A very small number of stones were giving a false reading. It has been found that the solution is to carry out the test whilst shining a UV light (included) on the surface of the stone. The UV light does not have to be touching the stone, simply stand it on the table facing the stone and make sure it is switched on.

Hold the tester with your thumb over the test button and your finger touching the rear metal plate.

Squeeze your fingers so that you are pressing the test button.

The yellow 'testing' light should show. (No yellow 'testing' light? - change battery)

With your other hand hold the metal part of the jewellery (or stone holder, supplied)

Place the probe in the centre of the stone as far away as possible from the setting / metal stone-holder (if the probe is very close to metal, it can arc and give a false reading).


A MOISSANITE TESTER is designed to test stones that have already been tested with a DIAMOND TESTER and have already shown up as 'DIAMOND'.

Some customers return their MOISSANITE TESTER complaining that, "All sorts of things show up as Moissanite even though they can't possibly be Moissanite!". They are right. Parts of the human body, children's toys, lumps of rock from the garden - all sorts of things show up as Moissanite but none show up as 'DIAMOND' on a DIAMOND TESTER.


The combined DN1 diamond and Moissanite tester is not like our diamond-only tester. With the diamond tester you can be significantly 'wrong' with the settings and still get a clear result, with the DN1 you must follow the instructions very precisely. Providing you do this, the DN1 should prove a reliable and invaluable tester. But if you don't follow the instructions very precisely you will simply get wrong results.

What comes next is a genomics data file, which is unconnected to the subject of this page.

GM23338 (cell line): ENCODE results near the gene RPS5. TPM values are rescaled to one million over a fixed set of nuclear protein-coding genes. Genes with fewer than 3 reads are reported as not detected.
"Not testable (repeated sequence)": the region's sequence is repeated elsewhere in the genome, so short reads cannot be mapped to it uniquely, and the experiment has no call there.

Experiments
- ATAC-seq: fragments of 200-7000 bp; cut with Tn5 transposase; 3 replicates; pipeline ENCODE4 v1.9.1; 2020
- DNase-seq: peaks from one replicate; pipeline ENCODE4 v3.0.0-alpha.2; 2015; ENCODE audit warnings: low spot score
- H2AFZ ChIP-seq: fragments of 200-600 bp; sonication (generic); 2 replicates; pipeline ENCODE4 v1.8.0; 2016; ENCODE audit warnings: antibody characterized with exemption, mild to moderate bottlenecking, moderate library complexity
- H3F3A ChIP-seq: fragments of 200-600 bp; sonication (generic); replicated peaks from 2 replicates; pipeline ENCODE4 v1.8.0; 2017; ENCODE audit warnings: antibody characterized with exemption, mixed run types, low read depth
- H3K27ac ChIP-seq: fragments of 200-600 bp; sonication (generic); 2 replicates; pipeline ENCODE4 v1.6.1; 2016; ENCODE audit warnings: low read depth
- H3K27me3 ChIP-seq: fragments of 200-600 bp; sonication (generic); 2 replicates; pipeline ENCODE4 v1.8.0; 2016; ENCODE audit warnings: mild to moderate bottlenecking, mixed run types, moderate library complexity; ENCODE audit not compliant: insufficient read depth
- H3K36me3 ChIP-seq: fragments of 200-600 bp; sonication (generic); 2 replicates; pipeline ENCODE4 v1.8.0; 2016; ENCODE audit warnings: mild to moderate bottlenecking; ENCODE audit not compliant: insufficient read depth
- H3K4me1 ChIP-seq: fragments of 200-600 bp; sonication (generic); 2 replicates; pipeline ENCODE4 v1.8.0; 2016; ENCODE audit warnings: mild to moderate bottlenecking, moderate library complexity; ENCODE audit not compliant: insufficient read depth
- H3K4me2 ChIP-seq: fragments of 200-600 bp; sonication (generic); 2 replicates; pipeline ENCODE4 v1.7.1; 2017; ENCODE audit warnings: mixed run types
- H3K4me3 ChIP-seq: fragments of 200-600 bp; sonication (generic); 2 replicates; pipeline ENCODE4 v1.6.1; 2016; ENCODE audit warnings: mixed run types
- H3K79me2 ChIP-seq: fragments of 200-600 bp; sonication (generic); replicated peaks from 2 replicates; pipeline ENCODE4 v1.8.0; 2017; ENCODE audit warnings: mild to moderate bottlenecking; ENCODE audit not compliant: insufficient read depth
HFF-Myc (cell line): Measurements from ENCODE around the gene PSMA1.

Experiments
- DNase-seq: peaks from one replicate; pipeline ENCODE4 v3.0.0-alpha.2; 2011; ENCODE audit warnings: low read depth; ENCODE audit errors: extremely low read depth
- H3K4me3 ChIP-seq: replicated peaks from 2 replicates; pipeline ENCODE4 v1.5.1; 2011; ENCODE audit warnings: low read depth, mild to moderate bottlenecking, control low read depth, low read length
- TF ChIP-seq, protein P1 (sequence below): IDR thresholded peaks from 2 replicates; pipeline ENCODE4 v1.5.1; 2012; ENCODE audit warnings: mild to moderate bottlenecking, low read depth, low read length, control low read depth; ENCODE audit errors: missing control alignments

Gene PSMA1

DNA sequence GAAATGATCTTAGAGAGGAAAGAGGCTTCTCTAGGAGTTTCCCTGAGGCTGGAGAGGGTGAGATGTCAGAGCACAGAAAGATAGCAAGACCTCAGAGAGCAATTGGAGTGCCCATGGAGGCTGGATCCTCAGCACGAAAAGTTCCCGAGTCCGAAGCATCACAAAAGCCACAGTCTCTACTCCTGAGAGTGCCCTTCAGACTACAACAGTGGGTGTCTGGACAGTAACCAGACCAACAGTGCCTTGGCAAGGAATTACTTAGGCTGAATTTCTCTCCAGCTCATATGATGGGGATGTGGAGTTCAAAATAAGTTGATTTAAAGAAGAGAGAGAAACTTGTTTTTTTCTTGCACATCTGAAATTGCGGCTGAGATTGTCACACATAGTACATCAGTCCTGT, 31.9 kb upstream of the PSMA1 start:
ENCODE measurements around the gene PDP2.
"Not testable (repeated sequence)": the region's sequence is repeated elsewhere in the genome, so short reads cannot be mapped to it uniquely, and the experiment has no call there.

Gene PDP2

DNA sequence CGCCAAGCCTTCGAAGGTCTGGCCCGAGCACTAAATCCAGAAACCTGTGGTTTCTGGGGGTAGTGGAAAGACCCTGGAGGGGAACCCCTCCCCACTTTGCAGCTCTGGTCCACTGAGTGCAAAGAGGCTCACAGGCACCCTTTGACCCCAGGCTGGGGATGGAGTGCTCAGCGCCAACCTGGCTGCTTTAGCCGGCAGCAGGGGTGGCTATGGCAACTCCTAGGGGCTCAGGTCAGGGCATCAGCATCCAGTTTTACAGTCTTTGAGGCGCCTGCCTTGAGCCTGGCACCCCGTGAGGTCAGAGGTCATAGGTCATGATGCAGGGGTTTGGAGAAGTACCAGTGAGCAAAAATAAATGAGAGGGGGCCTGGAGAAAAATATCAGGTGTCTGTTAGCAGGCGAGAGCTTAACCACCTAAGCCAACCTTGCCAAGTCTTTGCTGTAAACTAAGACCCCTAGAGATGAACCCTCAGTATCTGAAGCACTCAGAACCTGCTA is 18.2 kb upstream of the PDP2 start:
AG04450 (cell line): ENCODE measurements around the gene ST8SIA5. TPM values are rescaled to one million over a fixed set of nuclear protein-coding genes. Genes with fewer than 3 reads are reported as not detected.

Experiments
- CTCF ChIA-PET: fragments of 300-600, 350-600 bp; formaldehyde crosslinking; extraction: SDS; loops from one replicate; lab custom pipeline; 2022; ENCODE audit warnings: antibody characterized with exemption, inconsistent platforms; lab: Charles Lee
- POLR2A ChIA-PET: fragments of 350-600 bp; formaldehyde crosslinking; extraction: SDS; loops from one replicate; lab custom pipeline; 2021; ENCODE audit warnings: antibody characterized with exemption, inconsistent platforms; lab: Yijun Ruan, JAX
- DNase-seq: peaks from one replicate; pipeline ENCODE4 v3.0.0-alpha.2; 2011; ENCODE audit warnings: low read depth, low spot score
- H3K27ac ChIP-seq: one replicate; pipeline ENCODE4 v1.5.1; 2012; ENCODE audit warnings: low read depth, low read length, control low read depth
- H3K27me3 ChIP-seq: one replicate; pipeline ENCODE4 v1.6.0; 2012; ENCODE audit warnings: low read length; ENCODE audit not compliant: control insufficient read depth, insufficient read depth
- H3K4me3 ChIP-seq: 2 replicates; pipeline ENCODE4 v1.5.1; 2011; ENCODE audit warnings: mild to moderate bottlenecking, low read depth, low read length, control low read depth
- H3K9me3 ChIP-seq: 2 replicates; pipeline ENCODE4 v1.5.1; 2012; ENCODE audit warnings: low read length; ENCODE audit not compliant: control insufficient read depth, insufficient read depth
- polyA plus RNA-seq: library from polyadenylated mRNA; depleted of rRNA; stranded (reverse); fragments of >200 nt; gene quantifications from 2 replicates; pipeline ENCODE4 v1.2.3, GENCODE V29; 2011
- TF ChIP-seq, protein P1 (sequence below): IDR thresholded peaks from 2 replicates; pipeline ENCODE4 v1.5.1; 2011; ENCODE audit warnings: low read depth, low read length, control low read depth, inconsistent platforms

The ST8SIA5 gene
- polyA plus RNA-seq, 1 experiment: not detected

Turn on with knob (this is merely an on/off knob, it does not adjust anything).

Wait until WAIT light goes off and READY light comes on.

Hold the DN1 so that your fingers of one hand are touching the metal plate and the other hand is touching the metal of the jewellery (or if the stone is not mounted, the metal of the stone-holder).

Place the test-tip firmly in the centre of the gem stone, and at right angles to the stone.

Simulant or non-diamond: no reaction

Diamond: buzzer + green light for about six seconds

Moissanite: within ½ second, tone will change + light changes from red to green


The DN1 tests for diamond (thermal conductivity) then ½ second later it tests for Moissanite (electrical resistance). These are two entirely different principles, so if you remove and replace the test tip from the stone within this one second, you will confuse the machine.

Touch the test tip firmly onto the stone and at a right angle, be careful that it doesn't slip. Do not press hard (as if trying to scratch the stone) - you could bend or snap the tip (not covered by the guarantee).

The stone must be absolutely clean, preferably by cleaning with a cotton wool bud soaked in alcohol. Greasy stones give a wrong results, cleaning by rubbing against your shirt is not good enough.

The tester is designed to test diamond-like gemstones. You may wish to experiment to see how many substances and household items have the same electrical resistance as Moissanite - a 'Moissanite' reading on these does not mean that the tester is broken since such substances / items cannot possibly be confused with diamond.